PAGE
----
COLM O'REGAN: Why do we deem some jobs and items unworthy of payment?

BEFORE I start, I should say that the Irish Examiner website is my gateway into the world. Occasionally, though, I will look at other newspaper websites — just to see what second- and third-best look like.

And, in recent days, on one of those websites, a little pop-up window has appeared, expressing the hope that I have enjoyed my 10 free articles this month and that I can continue to read more if I pay some money.

“Aha”, I think “the game is up”. They obviously weren’t messing. Initially, I feel a sort of indignation. How dare they take away the thing I was getting for free?

But it’s a hollow indignation, similar to when I’m stopped by a polite, burly security man, as I try to blag my way into a VIP area without the right credentials. How dare you enforce a fairly reasonable rule?

Partly thanks to the internet, we have an inconsistent view on what should be paid for.

(By the way, let’s leave W**ER out of this, as I have to be somewhere in 40 minutes and hadn’t allowed any time for a blockade.)

Comedy is one of the jobs that people often get asked to perform for free.

When it’s for charity, I don’t mind, but sometimes it’s not.

I will get an offer of work that will include the phrase “not in a position to offer a fee, but there is no doubt this would be wonderful exposure.”

Exposure — that old canard. To the best of my knowledge, exposure is not legal tender in most market economies.

Go into a shop and try and pay with exposure and you will, at least, be unceremoniously ejected and possibly be forced to pay a fine for exposing yourself.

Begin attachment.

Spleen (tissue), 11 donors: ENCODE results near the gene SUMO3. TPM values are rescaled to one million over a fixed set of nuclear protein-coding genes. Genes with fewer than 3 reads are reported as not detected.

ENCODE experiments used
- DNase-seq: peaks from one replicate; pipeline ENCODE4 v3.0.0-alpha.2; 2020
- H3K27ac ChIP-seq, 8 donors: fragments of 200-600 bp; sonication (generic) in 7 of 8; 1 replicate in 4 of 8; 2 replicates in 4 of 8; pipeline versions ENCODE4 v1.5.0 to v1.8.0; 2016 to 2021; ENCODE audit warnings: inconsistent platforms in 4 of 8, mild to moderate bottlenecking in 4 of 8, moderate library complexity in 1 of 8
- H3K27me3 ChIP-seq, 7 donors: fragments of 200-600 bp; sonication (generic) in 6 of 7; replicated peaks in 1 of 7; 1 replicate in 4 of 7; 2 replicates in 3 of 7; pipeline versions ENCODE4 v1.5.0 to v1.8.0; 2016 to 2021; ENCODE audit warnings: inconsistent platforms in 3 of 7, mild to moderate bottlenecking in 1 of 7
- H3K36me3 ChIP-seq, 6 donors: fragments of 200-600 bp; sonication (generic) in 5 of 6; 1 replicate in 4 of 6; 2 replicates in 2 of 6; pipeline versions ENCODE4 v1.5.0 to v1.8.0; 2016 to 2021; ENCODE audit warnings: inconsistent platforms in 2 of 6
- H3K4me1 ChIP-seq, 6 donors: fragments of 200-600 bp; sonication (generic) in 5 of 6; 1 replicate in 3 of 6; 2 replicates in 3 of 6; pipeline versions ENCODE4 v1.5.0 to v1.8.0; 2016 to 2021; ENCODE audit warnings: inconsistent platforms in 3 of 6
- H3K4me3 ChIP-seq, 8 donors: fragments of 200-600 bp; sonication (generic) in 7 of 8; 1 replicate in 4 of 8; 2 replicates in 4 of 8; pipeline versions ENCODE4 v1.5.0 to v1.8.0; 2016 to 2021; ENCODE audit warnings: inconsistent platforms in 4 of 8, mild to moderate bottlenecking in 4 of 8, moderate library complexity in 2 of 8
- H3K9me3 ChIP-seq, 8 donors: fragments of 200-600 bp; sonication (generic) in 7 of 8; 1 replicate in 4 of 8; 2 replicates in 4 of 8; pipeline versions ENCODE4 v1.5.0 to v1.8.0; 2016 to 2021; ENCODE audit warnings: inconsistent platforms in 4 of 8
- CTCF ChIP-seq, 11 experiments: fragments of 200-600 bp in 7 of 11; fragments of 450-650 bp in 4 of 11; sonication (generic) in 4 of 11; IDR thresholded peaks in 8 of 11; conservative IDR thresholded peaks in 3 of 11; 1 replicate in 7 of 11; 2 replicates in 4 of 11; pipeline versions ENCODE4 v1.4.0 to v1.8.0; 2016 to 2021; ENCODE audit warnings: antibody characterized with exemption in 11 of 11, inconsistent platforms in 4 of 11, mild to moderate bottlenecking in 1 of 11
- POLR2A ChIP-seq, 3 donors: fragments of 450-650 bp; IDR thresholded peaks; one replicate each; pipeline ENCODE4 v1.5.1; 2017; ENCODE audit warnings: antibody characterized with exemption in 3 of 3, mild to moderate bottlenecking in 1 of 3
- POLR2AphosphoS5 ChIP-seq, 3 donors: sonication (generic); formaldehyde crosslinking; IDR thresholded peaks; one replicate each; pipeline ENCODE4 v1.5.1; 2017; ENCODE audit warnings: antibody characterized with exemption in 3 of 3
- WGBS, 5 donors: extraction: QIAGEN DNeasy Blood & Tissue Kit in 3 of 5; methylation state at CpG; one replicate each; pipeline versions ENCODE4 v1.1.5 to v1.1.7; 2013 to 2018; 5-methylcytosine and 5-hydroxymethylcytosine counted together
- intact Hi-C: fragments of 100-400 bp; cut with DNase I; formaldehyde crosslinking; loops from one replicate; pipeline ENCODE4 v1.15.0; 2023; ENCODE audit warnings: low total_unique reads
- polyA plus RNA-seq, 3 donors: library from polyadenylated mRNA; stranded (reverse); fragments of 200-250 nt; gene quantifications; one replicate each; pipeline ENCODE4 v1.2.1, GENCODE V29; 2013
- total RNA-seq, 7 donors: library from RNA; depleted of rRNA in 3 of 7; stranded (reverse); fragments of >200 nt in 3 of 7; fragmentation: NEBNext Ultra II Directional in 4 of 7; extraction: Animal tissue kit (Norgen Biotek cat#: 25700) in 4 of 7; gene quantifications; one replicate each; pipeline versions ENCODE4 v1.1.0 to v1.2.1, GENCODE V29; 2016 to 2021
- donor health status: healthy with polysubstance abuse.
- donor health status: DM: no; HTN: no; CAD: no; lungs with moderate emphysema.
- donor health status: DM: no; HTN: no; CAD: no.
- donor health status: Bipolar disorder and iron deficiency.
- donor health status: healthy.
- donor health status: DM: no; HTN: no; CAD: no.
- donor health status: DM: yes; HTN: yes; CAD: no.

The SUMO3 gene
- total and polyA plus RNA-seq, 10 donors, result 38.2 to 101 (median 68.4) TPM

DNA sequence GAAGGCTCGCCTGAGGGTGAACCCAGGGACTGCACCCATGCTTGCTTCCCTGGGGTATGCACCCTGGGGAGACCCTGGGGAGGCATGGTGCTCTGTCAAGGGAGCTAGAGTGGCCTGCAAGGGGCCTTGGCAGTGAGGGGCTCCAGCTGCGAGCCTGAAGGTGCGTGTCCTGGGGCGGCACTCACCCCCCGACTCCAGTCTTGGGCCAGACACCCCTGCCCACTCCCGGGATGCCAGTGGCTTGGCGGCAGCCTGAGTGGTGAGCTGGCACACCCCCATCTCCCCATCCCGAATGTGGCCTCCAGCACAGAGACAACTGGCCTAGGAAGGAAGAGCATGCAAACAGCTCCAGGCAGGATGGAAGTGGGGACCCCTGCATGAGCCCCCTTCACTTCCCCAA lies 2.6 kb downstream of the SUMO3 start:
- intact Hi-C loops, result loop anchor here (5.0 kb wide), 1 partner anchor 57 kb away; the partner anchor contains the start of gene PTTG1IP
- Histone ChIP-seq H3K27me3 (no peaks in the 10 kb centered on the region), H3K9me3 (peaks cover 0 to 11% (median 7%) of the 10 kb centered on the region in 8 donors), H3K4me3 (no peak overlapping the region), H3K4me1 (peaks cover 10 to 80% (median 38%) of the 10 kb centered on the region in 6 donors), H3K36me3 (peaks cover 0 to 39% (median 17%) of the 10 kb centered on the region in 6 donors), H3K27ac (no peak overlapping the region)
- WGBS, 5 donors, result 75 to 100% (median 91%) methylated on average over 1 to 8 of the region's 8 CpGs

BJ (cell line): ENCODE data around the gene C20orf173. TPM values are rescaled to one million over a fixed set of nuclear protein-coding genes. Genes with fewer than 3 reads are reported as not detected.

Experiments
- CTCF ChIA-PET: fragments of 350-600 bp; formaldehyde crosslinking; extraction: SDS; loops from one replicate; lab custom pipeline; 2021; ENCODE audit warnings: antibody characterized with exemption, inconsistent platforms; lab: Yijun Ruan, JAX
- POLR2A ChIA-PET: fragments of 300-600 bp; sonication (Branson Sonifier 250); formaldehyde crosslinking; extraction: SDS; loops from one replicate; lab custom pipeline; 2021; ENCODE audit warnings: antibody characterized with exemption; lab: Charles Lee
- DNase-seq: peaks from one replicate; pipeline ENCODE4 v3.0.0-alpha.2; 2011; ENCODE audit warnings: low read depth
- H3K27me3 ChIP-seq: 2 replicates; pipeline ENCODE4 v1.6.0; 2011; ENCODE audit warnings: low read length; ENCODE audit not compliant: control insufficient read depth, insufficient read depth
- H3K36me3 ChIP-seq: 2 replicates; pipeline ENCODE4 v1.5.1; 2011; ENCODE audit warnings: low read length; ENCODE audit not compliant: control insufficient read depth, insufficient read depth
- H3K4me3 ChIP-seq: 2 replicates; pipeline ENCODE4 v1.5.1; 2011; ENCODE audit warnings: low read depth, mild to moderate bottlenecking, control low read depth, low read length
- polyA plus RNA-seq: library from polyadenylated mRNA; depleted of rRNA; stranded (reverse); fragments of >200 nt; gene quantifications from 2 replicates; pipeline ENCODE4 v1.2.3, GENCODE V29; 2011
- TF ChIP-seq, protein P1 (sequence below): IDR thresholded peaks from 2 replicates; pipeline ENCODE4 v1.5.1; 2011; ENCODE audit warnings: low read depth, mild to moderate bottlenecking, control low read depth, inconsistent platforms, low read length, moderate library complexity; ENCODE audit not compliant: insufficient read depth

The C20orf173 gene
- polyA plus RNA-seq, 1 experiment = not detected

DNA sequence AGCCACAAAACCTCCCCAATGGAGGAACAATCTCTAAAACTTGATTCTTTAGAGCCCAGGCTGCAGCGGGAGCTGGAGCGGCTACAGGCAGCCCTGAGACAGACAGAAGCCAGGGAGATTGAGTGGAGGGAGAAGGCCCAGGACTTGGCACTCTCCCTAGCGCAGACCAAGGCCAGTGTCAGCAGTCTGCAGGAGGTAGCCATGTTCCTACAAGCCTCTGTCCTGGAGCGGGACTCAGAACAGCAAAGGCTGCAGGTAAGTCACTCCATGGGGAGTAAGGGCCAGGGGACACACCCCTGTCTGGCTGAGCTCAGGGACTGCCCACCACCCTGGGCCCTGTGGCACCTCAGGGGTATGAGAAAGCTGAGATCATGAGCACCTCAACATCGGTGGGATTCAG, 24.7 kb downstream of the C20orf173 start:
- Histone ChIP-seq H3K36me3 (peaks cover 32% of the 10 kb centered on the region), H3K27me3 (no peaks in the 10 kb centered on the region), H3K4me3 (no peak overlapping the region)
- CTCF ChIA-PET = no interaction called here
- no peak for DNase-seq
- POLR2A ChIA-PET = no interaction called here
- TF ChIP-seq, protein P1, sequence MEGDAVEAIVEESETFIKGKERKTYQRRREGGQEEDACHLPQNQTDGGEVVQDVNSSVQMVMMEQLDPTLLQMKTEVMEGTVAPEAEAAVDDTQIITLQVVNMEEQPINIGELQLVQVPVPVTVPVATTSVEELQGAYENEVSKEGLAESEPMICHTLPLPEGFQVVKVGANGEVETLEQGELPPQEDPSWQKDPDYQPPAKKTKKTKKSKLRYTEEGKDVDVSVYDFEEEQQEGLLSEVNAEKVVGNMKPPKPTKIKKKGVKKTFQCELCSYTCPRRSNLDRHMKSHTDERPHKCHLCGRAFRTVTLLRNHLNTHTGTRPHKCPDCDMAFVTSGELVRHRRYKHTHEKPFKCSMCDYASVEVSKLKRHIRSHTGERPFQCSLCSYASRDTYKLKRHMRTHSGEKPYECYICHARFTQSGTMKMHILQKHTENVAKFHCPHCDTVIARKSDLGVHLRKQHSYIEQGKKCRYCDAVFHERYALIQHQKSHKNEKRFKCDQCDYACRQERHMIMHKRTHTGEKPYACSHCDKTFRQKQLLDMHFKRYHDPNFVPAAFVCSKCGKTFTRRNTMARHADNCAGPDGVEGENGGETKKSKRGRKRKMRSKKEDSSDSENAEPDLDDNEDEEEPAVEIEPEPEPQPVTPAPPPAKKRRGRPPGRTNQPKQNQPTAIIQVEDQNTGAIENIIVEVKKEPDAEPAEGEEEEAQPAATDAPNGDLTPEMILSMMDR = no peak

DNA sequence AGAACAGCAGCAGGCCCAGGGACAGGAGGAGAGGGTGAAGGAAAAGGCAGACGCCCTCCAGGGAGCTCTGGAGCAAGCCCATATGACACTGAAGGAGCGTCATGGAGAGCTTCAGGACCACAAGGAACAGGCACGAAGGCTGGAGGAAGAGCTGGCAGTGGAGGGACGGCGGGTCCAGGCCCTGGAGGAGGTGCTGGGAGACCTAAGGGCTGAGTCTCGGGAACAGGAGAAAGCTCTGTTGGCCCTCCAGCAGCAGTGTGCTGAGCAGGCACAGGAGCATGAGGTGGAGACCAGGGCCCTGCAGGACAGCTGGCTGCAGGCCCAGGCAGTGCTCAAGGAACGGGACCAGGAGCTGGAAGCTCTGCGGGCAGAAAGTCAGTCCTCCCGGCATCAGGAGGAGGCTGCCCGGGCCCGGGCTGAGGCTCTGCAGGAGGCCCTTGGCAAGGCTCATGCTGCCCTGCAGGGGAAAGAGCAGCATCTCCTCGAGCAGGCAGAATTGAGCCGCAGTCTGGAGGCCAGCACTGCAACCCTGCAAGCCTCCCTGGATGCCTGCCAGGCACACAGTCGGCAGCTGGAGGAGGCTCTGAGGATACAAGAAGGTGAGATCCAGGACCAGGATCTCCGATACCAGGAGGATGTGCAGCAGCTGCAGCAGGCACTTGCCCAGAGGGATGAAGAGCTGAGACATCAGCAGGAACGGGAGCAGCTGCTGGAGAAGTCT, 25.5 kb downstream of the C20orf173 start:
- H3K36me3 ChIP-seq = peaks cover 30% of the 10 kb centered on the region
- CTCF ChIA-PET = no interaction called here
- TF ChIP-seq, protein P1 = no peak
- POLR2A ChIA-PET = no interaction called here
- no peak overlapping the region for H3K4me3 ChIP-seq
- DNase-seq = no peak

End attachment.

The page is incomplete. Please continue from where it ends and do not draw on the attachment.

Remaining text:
I can understand why it happens. It’s very easy to perceive what I do as not really a job. It’s just talk.

On the other hand, if I operated a power tool no-one would ever go on about exposure. To paraphrase the Bible, the labourer is worthy of his plant hire.

It’s not all bad. Comedy comes under the umbrella of that iffy term ‘content creation’ and, apparently, creating content is one of those occupations that’s going to thrive in the future.

Now, it’s not the most essential job. No vehicle with a blaring siren attached to the roof has ever carved a path through traffic with the words ‘content creation’ written in reverse on the front bonnet.

I am part of the problem in breaking the link between labour and pay.

I have run a monthly comedy club, in Dublin, since 2010. When it started, NO-ONE was spending money in Ireland.

In order to entice the punters in, the entry to the show was free and they paid at the end what they thought the show was worth.

In theory, I have set myself up for a fall.

The gig does attract a few skinflints, misers, scrooges and cheapskates, who will continue to put a variety of buttons, hairclips, pieces of beermats and English tuppences in. But they wouldn’t have come anyway if there was an entry fee. Most attendees are just plain sound and pay their fair share for the (shudder) ‘content’ they receive.

It’s all about challenging the perceptions of what is a product and what should be paid for.

I think about that as I wrestle with the moral quandary of whether to watch movies for free on a file-sharing site.

I won’t tell you my final decision. I don’t want the exposure.


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